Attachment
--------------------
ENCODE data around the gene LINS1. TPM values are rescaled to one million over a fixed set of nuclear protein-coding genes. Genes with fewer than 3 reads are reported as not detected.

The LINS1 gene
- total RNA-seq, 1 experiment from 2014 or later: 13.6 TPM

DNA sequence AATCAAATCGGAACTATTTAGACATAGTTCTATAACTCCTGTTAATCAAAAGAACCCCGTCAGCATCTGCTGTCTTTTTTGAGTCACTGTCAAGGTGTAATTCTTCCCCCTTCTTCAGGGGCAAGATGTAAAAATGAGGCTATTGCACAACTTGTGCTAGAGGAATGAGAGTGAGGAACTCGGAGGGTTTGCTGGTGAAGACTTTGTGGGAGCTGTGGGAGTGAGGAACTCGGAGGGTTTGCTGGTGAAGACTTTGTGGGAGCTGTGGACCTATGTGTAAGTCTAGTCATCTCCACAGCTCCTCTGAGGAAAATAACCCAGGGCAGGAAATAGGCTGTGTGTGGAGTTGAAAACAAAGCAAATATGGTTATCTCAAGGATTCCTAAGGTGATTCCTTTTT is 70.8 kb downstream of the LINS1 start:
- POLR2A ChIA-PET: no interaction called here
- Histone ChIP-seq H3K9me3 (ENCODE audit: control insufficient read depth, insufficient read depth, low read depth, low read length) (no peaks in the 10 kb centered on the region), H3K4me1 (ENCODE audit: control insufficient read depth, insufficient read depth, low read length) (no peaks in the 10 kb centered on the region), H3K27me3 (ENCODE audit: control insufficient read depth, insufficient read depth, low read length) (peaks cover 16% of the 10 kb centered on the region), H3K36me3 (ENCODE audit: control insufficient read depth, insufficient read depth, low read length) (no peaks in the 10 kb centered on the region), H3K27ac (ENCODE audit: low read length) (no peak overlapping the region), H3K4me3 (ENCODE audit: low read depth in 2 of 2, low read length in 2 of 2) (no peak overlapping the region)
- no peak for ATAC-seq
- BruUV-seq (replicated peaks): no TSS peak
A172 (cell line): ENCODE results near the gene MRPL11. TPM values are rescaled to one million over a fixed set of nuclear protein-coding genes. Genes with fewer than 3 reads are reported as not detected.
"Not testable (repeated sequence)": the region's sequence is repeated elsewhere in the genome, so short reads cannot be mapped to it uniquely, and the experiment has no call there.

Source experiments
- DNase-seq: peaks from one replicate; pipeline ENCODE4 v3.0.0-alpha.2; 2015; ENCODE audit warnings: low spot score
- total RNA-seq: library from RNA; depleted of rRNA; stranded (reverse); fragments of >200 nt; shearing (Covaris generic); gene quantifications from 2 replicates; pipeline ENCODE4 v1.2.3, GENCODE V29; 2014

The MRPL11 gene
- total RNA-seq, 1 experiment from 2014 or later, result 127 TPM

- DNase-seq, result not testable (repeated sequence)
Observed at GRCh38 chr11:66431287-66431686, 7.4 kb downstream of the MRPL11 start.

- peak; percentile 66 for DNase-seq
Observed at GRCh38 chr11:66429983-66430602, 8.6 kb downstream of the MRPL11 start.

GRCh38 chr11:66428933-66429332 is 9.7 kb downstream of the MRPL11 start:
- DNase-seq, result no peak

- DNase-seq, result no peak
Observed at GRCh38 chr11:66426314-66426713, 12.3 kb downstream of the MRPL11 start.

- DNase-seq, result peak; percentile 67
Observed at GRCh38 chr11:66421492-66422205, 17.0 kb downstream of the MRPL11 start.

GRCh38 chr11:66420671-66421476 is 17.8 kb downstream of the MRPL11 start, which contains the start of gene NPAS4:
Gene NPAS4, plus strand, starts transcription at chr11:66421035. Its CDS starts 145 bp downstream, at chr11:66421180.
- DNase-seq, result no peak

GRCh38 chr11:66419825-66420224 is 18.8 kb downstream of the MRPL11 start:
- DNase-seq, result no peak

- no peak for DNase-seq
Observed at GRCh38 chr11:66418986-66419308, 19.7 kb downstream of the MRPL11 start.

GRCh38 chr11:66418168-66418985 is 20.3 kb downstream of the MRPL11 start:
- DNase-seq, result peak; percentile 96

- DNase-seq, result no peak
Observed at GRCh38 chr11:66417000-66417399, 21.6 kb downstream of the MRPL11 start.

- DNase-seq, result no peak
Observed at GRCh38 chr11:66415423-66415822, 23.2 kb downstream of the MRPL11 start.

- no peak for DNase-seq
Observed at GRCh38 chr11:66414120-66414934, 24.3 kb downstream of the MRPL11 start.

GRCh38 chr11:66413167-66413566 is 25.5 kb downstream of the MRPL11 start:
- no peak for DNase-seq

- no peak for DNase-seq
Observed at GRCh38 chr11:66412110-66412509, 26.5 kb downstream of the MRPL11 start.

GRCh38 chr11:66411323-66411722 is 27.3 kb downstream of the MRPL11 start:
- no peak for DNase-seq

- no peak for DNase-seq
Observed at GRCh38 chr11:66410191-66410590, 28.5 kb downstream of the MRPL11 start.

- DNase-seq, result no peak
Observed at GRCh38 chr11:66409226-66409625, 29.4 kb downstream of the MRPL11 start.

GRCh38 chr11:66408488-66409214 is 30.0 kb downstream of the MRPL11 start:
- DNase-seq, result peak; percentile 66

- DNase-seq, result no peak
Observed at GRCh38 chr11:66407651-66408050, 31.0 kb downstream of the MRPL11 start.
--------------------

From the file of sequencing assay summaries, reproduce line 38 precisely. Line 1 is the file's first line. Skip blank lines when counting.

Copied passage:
Observed at GRCh38 chr11:66415423-66415822, 23.2 kb downstream of the MRPL11 start.